The first, Life Upon The Wicked S.T.A.G.E. , showcases (as you might well imagine) the songs of Jerome Kern while the second CD set celebrates Kurt Weill. Both are incredibly orchestrated albums featuring a plethora of songs and singers on each of their two discs. While past S.T.A.G.E. albums have featured a few too many TV/film personalities who obviously hadn't used their singing voices in quite some time, both of these albums contain many a fine performance (due, in no small reason, to the inclusion of more Broadway and cabaret performers into the mix).
It is hard, indeed, to pick out the stronger of the two album sets (so you might as well get both). However, disc one of the Weill disc is decidedly the strongest of the lot. Charlotte Rae starts the proceedings with a bang with a superb rendition of "Pirate Jenny" (no surprise, as she was in the 1954 Broadway production of Threepenny Opera). Other highlights include Jodi Stevens' "I'm A Stranger Here Myself," Norm Lewis' "Apple Jack," a hysterical "Lullaby" by Kathryn Skatula and Mary Van Arsdel (from Street Scene, and the only truly enjoyable song with lyrics by Langston Hughes on the discs) and Rod McKuen's "September Song" (his ragged voice adding poignant depth).
The second Weill disc is more uneven as it starts off with the weakest songs on the discs (both from Street Scene) and the two subsequent numbers (one of which is also from Street Scene) do little to get the album back on track. Once the album gets back to Lady In The Dark land, things get better thanks to Jack Noseworthy's "Tchaikovsky" and Carole Cook's superb "The Saga of Jenny" (with a wonderful tinny honky-tonk piano accompaniment). While having Tim Curry sing "Surabaya Johnny" in German is fun for the first couple of minutes, one wishes he had switched to English at some point (as it is a 5:22 song). Loretta Devine ("Mack The Knife") and Brock Peters ("Lost In The Stars") end the disc with an appropriate big finish.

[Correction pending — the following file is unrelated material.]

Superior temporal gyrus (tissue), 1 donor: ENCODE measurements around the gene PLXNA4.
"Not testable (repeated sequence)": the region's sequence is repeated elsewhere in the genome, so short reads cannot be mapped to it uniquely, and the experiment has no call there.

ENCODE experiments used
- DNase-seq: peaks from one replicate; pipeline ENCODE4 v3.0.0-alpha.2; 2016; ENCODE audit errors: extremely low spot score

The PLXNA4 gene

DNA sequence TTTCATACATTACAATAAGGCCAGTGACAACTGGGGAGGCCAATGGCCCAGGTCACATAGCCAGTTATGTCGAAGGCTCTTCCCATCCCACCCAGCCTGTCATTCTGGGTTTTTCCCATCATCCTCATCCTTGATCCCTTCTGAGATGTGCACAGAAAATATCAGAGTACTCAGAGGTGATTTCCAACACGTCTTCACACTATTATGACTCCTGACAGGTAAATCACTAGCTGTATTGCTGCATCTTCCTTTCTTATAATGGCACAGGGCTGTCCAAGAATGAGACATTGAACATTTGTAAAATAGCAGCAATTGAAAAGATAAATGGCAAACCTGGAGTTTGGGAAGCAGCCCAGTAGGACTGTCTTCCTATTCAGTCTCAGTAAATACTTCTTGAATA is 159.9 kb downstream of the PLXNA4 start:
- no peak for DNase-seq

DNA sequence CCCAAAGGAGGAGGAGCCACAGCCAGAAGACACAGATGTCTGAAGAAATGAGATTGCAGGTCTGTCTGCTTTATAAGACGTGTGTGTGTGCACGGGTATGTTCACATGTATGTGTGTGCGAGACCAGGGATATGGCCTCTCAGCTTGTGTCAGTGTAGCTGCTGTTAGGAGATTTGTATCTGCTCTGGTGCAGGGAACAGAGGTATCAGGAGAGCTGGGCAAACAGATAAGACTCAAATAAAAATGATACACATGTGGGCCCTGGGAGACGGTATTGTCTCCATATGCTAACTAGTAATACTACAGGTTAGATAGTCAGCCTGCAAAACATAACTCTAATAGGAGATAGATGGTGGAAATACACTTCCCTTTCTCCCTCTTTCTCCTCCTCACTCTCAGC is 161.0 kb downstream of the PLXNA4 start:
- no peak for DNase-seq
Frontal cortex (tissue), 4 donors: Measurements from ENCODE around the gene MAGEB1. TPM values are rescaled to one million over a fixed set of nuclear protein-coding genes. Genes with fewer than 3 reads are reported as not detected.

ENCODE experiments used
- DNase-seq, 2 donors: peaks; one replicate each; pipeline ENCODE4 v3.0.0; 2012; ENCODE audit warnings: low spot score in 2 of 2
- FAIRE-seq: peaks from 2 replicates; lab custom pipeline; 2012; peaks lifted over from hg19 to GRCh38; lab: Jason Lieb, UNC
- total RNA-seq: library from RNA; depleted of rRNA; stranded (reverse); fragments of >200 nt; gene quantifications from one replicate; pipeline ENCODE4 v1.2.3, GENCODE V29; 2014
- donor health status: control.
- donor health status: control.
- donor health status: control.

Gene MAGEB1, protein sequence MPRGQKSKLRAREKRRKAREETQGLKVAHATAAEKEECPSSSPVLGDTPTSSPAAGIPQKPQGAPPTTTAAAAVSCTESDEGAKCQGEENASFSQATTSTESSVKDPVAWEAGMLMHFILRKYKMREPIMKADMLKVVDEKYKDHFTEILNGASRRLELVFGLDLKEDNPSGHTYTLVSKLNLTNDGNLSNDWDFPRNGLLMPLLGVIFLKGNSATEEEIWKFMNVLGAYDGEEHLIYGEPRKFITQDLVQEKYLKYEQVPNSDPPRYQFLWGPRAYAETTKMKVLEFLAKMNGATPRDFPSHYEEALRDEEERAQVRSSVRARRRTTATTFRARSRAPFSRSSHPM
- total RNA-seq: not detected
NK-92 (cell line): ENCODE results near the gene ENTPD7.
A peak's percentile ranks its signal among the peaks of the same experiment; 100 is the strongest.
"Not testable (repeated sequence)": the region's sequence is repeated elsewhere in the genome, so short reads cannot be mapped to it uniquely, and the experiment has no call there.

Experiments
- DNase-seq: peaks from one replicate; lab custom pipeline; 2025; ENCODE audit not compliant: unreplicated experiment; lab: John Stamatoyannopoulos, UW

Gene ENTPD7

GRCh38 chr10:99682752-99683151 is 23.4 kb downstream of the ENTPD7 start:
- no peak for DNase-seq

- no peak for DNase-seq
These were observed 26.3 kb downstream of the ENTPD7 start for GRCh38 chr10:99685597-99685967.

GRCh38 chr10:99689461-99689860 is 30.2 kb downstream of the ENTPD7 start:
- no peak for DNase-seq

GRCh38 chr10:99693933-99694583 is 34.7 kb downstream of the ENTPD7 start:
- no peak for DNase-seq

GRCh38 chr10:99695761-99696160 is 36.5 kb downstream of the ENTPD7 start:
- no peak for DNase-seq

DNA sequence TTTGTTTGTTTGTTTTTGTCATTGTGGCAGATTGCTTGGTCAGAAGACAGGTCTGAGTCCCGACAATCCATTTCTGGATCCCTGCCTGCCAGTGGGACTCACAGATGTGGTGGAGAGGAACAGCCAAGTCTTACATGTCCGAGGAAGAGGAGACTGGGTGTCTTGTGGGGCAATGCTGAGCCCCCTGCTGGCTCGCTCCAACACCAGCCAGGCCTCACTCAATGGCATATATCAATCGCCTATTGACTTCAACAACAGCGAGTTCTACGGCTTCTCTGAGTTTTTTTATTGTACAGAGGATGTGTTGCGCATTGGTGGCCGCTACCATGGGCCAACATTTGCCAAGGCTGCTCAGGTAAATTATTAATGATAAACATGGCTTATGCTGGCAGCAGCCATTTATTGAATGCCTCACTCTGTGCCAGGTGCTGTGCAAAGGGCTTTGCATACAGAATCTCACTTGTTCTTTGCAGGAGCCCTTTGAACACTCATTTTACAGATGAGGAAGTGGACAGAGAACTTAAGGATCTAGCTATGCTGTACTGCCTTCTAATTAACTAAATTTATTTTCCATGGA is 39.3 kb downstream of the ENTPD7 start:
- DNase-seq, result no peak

While some of Kern's material hasn't aged as well as Weill's, Life Upon The Wicked S.T.A.G.E. is one of the best orchestrated and best sounding live albums heard in a long time. Jamie Anderson starts off with a beautiful "The Song Is You" and from then on there is nary a weak moment on either album. Lee Lessack delivers a winning (and wonderfully understated) "The Folks Who Live On The Hill." Lea Thompson has great fun with "Shimmy With Me" (and sounds good doing it). Bruce Vilanch talks through "They All Look Alike," a hysterical number that deserves some looking into (my only serious complaint with both releases is the lack of documentation as to where the songs come from). The second album starts off with a wonderfully arch rendition of "The Last Time I Saw Paris" sung by the incomparable Charles Busch, followed by a surprisingly well-performed version of "Long Ago (and Far Away)" by Pam Dawber. Other highlights: Joan Ryan ("Yesterdays") and Valerie Pettiford ("Can't Help Lovin' That Man").